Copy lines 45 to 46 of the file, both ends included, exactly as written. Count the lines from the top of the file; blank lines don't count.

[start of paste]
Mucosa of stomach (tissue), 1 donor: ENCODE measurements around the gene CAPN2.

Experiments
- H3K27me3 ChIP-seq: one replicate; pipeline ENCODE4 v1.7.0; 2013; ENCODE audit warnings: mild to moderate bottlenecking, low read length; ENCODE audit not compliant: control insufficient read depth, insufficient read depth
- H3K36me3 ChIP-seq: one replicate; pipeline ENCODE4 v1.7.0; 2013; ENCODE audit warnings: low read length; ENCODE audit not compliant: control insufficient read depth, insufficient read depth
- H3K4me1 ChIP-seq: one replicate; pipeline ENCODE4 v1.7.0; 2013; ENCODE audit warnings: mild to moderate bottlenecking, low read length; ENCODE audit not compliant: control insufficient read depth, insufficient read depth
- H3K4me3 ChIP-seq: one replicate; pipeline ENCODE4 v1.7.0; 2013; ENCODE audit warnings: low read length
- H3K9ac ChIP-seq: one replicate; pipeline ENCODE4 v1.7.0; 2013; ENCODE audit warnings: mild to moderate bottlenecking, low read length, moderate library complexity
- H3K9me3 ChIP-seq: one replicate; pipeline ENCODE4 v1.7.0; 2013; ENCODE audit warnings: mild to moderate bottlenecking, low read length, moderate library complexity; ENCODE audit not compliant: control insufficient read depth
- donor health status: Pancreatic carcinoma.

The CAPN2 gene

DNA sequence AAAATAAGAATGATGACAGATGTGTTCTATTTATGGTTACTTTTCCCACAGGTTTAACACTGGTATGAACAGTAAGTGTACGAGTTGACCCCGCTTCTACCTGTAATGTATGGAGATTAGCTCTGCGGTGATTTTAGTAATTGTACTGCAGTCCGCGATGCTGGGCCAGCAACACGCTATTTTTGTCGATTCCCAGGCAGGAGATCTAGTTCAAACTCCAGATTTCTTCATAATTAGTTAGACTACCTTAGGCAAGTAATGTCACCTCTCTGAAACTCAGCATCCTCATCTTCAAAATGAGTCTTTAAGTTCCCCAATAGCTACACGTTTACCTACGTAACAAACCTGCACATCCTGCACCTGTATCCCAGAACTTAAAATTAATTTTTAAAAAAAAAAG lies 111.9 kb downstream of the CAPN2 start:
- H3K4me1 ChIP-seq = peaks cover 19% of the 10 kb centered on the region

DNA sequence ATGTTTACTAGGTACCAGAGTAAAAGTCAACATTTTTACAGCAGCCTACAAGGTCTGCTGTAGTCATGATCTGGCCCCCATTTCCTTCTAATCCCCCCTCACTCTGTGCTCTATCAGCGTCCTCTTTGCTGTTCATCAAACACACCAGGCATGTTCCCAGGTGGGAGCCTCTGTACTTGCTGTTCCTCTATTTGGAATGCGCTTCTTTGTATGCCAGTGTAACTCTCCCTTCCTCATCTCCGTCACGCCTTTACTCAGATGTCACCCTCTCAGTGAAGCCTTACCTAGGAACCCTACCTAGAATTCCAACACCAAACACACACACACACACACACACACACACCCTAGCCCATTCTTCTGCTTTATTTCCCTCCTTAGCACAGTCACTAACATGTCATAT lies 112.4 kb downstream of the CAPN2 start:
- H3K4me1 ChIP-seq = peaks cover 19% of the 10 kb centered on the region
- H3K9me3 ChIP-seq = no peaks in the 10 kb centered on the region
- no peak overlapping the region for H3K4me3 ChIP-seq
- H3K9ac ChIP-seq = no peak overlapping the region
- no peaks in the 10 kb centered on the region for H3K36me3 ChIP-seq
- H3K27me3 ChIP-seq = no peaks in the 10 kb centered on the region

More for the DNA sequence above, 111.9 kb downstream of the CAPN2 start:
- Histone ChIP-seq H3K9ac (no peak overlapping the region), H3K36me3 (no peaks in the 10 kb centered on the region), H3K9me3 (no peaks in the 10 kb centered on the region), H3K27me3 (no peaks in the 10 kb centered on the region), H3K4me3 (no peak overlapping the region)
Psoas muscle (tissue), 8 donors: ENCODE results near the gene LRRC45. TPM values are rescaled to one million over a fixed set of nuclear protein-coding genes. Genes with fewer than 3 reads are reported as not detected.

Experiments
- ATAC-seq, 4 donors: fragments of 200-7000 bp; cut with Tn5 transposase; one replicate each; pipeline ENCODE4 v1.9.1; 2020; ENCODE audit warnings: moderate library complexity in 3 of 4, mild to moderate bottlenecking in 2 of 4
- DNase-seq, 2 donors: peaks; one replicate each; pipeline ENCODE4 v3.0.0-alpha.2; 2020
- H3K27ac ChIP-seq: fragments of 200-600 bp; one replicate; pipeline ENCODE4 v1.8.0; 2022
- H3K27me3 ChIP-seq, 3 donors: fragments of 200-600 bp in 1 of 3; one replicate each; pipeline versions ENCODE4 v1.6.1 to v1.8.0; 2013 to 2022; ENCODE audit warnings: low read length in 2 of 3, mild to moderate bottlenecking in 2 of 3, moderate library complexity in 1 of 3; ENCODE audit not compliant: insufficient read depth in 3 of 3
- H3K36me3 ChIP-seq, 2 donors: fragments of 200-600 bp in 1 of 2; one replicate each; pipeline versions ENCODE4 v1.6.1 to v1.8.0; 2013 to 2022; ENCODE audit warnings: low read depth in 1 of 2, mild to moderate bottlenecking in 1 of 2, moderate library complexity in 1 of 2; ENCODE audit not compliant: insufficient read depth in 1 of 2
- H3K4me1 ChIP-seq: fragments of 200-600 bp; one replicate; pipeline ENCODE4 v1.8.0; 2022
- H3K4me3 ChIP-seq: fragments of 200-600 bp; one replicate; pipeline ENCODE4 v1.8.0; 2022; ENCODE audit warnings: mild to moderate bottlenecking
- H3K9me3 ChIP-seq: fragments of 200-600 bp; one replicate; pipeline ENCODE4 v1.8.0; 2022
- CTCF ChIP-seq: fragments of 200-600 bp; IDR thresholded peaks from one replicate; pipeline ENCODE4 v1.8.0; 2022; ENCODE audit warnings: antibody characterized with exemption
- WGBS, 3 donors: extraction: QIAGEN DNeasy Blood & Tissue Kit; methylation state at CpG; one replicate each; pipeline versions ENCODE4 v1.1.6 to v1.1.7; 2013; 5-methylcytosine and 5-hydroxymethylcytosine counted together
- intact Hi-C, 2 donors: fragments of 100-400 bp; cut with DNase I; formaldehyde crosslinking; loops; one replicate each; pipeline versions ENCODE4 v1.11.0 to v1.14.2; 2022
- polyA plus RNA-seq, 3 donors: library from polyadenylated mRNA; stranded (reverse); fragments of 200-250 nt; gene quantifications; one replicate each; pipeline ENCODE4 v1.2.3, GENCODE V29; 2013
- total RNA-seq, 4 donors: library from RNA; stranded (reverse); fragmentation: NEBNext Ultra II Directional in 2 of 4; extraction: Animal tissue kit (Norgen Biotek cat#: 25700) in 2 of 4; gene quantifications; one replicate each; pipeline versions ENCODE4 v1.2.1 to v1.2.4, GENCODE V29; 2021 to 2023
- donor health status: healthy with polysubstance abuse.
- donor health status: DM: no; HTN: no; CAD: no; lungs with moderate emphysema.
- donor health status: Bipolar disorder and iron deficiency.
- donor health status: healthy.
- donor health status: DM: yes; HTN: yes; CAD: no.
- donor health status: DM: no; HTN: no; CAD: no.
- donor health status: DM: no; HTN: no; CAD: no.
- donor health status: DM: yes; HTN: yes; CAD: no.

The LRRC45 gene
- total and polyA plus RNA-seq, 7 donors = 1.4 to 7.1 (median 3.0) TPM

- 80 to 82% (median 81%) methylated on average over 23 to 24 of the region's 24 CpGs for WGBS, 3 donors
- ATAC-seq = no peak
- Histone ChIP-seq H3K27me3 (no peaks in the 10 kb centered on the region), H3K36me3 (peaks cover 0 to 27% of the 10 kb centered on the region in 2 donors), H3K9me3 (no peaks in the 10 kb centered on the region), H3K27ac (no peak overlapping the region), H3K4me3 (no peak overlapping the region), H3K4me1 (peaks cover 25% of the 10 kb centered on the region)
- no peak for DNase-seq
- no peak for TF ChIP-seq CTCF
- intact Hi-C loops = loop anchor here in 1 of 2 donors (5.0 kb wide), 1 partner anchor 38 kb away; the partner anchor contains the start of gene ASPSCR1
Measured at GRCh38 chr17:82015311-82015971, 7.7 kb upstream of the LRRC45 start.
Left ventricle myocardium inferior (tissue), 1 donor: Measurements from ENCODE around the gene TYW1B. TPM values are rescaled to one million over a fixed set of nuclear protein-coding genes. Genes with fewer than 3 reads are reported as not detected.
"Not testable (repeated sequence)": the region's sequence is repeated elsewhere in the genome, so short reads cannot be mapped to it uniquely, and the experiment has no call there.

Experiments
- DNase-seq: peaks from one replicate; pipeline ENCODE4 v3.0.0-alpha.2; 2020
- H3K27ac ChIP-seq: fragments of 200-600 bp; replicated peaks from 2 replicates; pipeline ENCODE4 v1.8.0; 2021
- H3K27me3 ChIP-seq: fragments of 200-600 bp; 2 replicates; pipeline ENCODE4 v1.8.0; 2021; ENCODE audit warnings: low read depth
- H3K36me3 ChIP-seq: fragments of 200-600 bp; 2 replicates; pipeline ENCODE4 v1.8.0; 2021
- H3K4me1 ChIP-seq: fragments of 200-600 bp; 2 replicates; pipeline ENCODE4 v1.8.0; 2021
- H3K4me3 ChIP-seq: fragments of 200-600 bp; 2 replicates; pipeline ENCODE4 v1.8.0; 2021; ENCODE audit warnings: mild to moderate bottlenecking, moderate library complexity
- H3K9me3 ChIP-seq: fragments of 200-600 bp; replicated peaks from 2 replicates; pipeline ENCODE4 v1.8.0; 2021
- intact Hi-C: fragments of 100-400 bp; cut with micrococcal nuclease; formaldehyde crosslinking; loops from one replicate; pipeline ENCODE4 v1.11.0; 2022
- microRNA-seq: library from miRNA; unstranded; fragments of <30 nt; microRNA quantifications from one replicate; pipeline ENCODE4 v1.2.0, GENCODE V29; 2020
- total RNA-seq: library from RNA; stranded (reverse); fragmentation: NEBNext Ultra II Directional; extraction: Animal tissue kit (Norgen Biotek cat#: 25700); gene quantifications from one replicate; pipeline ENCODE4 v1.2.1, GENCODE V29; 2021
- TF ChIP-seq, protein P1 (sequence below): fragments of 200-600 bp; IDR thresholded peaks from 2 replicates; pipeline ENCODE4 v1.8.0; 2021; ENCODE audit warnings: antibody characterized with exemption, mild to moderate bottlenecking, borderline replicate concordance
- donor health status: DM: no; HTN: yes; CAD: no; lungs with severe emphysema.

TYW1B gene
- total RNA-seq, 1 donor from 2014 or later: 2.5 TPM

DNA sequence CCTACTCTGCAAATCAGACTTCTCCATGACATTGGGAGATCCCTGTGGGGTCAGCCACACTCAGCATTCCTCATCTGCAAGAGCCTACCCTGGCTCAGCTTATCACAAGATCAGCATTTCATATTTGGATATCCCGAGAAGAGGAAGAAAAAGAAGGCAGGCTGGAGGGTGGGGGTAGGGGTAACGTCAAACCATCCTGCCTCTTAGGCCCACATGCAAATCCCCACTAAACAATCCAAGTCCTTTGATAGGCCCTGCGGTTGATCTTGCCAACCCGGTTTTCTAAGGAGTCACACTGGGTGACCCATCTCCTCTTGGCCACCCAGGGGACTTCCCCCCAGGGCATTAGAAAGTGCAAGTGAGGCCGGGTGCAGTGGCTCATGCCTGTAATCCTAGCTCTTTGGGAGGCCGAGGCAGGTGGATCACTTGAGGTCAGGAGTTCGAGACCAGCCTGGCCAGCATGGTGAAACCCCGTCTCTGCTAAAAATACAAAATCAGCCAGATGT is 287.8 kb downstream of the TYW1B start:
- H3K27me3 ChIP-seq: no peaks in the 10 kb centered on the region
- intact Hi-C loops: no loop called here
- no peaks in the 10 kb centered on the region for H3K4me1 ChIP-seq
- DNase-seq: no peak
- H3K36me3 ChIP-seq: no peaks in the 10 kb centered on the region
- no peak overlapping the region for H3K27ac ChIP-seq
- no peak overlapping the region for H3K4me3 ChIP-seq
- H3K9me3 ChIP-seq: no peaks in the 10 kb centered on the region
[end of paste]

The LRRC45 gene
- total and polyA plus RNA-seq, 7 donors = 1.4 to 7.1 (median 3.0) TPM